There were settlements around the River Avon in the Bronze Age and in Roman and early Anglo-Saxon eras, and archaeological explorations have discovered artefacts and information. Much of this activity was on the “far” side of the river, in what are now South Littleton, Bengeworth and Hampton – on the main routes from Alcester to Pershore and Cheltenham, or further afield in Beckford.
Within the loop of the Avon, the first impulse for settlement occurred in the year 709, when the Bishop of Worcester, Saint Egwin, founded the Abbey. You can read more about early Evesham here, and a note about the foundation of the Abbey here,
The Abbey and the town grew together through the benevolence of the Saxon kings of Mercia and England and then under the Normans. The medieval bridge linking Evesham to Bengeworth was a major, development greatly enhancing the ferry at Hampton and the complex of bridge and fords at Littleton. Abbey and town prospered up to the middle of the 16th century until, at its peak, the Abbey was one of the greatest and richest in England.
The videos here describe the Abbey at its peak
Alongside the Abbey church itself were the “chapel” churches of All Saints – which remains the parish church of Evesham – and St Lawrence – which was declared redundance and is now in the care of the Churches Conservation Trust, and the Bell Tower, which survived when the Abbey itself was dissolved in 1539 and demolished soon after. The other buildings surviving from the Abbey complex include the Almonry and the archway leading to the Market Square. This Page tells the history of the Almonry, and here shows the building through the chaging seasons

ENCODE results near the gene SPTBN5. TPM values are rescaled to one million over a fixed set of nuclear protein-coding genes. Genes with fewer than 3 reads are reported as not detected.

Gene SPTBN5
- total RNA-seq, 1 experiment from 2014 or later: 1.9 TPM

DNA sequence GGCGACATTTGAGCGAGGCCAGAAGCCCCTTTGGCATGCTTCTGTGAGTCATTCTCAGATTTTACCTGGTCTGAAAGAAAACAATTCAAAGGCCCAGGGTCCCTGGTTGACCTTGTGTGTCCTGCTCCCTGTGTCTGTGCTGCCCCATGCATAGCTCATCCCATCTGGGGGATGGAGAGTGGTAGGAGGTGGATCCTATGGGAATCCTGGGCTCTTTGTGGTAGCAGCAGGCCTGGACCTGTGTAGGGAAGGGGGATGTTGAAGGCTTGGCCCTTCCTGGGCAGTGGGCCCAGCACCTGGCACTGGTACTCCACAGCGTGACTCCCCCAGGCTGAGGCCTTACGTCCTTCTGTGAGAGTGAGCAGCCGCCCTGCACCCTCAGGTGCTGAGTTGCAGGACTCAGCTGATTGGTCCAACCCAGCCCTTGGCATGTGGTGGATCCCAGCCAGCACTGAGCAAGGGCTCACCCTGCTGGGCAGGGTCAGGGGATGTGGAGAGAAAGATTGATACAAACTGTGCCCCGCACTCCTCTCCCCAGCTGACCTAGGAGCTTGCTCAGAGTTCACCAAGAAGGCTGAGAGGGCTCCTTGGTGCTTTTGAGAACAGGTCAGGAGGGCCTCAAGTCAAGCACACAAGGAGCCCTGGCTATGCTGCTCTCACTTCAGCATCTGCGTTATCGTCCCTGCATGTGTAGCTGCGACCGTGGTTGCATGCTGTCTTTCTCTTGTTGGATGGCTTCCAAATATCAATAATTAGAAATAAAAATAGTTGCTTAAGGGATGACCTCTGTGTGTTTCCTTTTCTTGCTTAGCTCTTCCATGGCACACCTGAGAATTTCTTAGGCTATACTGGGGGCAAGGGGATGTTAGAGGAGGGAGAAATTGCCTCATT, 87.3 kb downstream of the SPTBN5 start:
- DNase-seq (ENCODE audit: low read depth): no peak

Evesham saw its share of turbulence in the troubles of the Barons’ Wars in the 13th century and is most noted as the site of the Battle in 1265 which saw the death of Simon de Montfort.
The town featured significantly in the Civil Wars of the 17th Century, as a garrison for Parliamentary troops before being taken by the Royalists under Colonel Edward Massey. The second Battle of Evesham, in 1645, was fought on almost exactly the same site as that 380 years before.
Evesham prospered with improved communications, with enhancements to navigation on the river, with the turnpike roads and with the coming of the railways in the 19th century.
The articles here tell more about different aspects of Evesham’s history